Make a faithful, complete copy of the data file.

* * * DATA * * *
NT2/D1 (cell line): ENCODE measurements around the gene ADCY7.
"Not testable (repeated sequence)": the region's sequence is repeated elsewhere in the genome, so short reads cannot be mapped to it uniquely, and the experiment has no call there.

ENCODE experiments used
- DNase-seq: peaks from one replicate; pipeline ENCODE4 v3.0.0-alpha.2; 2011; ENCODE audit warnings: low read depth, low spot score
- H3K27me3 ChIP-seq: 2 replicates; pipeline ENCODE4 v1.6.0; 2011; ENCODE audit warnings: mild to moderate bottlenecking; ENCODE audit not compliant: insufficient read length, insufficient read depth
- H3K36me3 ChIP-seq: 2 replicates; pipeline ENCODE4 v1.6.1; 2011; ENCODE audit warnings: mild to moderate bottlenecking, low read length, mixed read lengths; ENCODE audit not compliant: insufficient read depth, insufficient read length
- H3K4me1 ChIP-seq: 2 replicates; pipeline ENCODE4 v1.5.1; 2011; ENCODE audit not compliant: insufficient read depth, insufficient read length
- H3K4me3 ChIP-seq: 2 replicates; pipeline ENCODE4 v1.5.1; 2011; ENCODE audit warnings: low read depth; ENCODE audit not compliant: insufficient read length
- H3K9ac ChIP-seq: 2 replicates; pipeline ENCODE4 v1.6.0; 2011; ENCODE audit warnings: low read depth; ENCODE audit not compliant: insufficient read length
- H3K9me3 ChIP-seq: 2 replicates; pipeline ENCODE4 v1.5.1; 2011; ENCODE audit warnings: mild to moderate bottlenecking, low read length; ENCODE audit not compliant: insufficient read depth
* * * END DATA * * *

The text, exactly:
NT2/D1 (cell line): ENCODE measurements around the gene ADCY7.
"Not testable (repeated sequence)": the region's sequence is repeated elsewhere in the genome, so short reads cannot be mapped to it uniquely, and the experiment has no call there.

ENCODE experiments used
- DNase-seq: peaks from one replicate; pipeline ENCODE4 v3.0.0-alpha.2; 2011; ENCODE audit warnings: low read depth, low spot score
- H3K27me3 ChIP-seq: 2 replicates; pipeline ENCODE4 v1.6.0; 2011; ENCODE audit warnings: mild to moderate bottlenecking; ENCODE audit not compliant: insufficient read length, insufficient read depth
- H3K36me3 ChIP-seq: 2 replicates; pipeline ENCODE4 v1.6.1; 2011; ENCODE audit warnings: mild to moderate bottlenecking, low read length, mixed read lengths; ENCODE audit not compliant: insufficient read depth, insufficient read length
- H3K4me1 ChIP-seq: 2 replicates; pipeline ENCODE4 v1.5.1; 2011; ENCODE audit not compliant: insufficient read depth, insufficient read length
- H3K4me3 ChIP-seq: 2 replicates; pipeline ENCODE4 v1.5.1; 2011; ENCODE audit warnings: low read depth; ENCODE audit not compliant: insufficient read length
- H3K9ac ChIP-seq: 2 replicates; pipeline ENCODE4 v1.6.0; 2011; ENCODE audit warnings: low read depth; ENCODE audit not compliant: insufficient read length
- H3K9me3 ChIP-seq: 2 replicates; pipeline ENCODE4 v1.5.1; 2011; ENCODE audit warnings: mild to moderate bottlenecking, low read length; ENCODE audit not compliant: insufficient read depth